In later years, the former president alienated many of his admirers in Poland and abroad with his outspoken opposition to gay rights. He resigned from Solidarity in 2006 over its support for opening the files of the communist-era state security services. Since the 1980s, Walesa’s critics had voiced suspicions that he may have collaborated with the secret police in the 1970s. Walesa denied such charges, but his responses to the allegations were sometimes inconsistent. He was also accused of attempting to destroy incriminating records while he was President of Poland.
In 2016, files in the possession of a recently deceased communist general were made public, including purported records of Walesa’s work as a paid informant for the communists, prior to his involvement with Solidarity. Although Walesa disputed the documents’ authenticity, many former supporters found the evidence credible, and he remains embroiled in controversy over his past actions.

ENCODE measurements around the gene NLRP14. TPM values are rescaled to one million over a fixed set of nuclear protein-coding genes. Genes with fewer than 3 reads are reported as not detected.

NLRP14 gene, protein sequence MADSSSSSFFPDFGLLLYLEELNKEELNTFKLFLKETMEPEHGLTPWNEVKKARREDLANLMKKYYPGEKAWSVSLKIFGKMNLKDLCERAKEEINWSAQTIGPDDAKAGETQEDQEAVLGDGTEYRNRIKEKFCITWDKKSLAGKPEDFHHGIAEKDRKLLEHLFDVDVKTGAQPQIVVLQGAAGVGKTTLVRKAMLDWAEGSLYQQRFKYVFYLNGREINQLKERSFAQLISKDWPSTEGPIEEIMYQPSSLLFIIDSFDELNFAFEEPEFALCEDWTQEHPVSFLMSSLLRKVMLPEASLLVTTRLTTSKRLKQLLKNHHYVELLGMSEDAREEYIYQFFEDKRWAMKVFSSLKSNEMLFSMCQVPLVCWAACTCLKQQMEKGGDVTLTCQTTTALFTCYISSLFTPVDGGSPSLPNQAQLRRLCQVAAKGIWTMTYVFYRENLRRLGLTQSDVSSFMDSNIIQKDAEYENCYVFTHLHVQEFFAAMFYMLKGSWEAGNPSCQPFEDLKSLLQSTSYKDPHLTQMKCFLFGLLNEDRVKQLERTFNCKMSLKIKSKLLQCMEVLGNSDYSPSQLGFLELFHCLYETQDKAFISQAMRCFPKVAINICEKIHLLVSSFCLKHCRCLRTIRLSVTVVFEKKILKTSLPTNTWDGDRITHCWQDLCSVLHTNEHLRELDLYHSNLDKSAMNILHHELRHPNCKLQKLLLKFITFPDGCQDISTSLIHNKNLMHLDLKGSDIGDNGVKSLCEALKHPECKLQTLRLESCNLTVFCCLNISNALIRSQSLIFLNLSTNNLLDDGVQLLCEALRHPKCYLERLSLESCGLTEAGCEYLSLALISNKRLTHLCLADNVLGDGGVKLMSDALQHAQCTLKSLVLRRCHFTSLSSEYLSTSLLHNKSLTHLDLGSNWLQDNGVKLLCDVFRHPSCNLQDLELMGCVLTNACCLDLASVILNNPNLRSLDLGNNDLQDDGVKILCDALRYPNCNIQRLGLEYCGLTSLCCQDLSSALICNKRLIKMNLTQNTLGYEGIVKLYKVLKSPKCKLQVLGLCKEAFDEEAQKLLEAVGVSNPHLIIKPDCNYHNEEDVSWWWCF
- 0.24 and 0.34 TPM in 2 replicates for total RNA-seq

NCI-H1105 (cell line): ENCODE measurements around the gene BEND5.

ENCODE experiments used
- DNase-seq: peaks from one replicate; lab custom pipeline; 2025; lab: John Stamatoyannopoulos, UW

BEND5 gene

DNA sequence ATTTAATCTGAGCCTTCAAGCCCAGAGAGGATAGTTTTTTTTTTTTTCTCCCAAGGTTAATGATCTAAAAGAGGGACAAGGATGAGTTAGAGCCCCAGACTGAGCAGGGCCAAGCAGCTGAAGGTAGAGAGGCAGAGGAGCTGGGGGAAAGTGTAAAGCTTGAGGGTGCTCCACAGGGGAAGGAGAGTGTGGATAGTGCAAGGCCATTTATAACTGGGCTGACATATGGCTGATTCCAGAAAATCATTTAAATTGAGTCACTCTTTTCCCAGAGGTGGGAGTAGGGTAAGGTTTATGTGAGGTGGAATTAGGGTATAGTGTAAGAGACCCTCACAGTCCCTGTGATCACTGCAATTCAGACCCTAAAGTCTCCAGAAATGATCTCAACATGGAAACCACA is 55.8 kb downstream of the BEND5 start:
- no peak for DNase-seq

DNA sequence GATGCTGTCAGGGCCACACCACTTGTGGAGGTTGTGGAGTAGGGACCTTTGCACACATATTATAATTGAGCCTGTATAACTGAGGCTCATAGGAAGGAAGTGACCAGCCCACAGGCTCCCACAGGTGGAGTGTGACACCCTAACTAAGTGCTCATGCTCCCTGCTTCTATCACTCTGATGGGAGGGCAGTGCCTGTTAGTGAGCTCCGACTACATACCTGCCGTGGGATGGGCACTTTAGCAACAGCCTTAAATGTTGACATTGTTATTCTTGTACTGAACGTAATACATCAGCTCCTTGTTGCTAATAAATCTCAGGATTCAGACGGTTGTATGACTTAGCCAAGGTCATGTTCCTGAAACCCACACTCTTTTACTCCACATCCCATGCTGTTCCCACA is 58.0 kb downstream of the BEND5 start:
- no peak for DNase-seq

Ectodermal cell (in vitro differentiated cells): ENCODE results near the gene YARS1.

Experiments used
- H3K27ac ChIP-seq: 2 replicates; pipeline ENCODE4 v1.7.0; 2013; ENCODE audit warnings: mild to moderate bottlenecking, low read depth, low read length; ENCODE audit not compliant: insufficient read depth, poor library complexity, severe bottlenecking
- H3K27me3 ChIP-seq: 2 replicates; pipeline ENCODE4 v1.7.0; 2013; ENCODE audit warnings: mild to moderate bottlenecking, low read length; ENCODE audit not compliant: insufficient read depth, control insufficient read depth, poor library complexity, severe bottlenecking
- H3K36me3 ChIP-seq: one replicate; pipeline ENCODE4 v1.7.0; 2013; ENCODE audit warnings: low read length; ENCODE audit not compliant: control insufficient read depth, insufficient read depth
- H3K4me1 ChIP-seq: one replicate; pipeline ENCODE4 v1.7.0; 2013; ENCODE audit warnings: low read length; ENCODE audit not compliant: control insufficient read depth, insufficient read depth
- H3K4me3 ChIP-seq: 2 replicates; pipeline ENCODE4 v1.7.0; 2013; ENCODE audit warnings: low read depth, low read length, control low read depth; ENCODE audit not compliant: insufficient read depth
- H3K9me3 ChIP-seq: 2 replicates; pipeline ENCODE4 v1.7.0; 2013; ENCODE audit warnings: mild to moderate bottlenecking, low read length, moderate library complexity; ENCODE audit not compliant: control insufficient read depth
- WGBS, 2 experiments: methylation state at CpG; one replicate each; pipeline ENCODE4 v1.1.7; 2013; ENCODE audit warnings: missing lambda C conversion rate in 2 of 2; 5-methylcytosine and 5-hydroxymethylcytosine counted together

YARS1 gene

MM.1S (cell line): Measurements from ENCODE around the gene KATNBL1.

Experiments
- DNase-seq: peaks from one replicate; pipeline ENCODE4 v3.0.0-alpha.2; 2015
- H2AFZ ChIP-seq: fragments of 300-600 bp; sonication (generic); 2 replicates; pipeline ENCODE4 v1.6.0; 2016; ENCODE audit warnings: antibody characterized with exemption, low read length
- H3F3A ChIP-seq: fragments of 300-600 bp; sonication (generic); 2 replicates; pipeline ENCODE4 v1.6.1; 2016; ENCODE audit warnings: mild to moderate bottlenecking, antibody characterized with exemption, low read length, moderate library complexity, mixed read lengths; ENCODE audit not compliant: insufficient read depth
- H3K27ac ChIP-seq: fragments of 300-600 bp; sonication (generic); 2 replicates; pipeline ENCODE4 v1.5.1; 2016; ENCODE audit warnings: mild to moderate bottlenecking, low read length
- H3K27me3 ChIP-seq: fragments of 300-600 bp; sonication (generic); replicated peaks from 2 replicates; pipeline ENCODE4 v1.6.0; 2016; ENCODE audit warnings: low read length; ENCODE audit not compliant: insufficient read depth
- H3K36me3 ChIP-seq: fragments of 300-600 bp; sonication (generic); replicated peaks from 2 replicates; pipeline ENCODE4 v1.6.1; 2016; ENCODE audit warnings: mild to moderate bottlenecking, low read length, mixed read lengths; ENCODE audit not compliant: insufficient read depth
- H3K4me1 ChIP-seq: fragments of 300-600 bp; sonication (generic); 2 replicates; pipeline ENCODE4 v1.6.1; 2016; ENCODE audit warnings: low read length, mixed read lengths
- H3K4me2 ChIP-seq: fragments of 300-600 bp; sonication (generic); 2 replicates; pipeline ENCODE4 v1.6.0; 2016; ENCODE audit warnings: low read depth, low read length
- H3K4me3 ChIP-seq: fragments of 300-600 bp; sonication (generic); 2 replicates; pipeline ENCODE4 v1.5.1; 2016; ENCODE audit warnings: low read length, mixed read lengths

“I had conversations with all the powerful people of the world: with presidents, with prime ministers, chancellors and kings, too. None of them believed that there was any chance of us toppling communism before the year 2000. I didn’t meet a single person among those people who would believe that was possible. Not a single one in the whole world.”
In the 1970s, Lech Walesa was an electrician at the Lenin shipyard in Gdansk, Poland. He was fired for his outspoken criticism of the communist government, but when his old co-workers went on strike in 1980, Walesa scaled the shipyard fence to join them. The courage exemplified by this act of defiance inspired the workers to hold out until they had won recognition for Solidarity, the first independent trade union in the Eastern Bloc.
When Walesa received the Nobel Prize for Peace in 1983, the Nobel committee saluted “the power of victory which abides in one person’s belief, in his vision and in his courage to follow his call.”